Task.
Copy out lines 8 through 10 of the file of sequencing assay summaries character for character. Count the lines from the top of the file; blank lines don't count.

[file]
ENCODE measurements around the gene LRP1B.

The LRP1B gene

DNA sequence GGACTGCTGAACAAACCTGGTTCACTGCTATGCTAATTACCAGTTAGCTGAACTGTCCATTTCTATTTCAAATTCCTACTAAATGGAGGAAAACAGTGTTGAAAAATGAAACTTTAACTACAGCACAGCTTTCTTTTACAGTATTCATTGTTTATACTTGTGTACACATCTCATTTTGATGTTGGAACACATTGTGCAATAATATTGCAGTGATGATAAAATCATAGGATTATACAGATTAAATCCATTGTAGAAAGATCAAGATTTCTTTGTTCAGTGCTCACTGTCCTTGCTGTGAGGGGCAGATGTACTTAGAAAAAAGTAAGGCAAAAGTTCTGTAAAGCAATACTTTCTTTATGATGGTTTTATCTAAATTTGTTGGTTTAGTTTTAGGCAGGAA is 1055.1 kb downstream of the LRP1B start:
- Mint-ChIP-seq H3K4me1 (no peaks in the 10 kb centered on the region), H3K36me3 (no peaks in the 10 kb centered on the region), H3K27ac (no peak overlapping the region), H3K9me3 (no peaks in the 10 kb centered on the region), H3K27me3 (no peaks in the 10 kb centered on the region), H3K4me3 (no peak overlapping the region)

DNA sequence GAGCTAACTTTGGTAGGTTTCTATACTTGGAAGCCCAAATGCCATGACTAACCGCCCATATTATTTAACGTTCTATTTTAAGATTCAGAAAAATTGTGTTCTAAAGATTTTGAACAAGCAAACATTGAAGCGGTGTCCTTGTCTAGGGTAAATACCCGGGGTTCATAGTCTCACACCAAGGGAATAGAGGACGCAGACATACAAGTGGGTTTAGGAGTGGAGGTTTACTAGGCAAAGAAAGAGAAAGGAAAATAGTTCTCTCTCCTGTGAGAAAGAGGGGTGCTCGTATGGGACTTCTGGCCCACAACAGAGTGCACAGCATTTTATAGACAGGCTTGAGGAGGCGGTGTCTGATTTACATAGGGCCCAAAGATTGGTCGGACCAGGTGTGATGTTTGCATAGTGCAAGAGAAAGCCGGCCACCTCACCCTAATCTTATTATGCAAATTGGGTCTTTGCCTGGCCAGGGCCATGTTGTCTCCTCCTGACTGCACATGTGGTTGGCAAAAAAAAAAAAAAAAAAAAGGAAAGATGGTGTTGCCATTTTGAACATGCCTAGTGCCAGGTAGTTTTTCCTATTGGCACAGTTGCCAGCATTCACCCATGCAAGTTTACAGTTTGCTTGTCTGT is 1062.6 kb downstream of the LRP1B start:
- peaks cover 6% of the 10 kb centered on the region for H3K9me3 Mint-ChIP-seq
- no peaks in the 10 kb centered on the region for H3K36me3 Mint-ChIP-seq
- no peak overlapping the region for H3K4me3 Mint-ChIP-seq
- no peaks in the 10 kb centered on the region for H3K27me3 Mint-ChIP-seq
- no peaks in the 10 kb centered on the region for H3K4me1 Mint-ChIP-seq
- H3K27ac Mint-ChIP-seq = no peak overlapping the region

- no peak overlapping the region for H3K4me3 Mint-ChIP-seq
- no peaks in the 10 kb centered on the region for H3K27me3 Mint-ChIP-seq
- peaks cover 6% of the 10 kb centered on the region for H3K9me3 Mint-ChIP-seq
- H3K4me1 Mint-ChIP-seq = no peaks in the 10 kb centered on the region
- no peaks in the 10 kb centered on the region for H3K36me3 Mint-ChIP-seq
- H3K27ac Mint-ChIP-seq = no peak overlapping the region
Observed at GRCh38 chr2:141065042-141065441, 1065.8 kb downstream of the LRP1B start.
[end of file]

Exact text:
- no peak overlapping the region for H3K4me3 Mint-ChIP-seq
- no peaks in the 10 kb centered on the region for H3K27me3 Mint-ChIP-seq
- no peaks in the 10 kb centered on the region for H3K4me1 Mint-ChIP-seq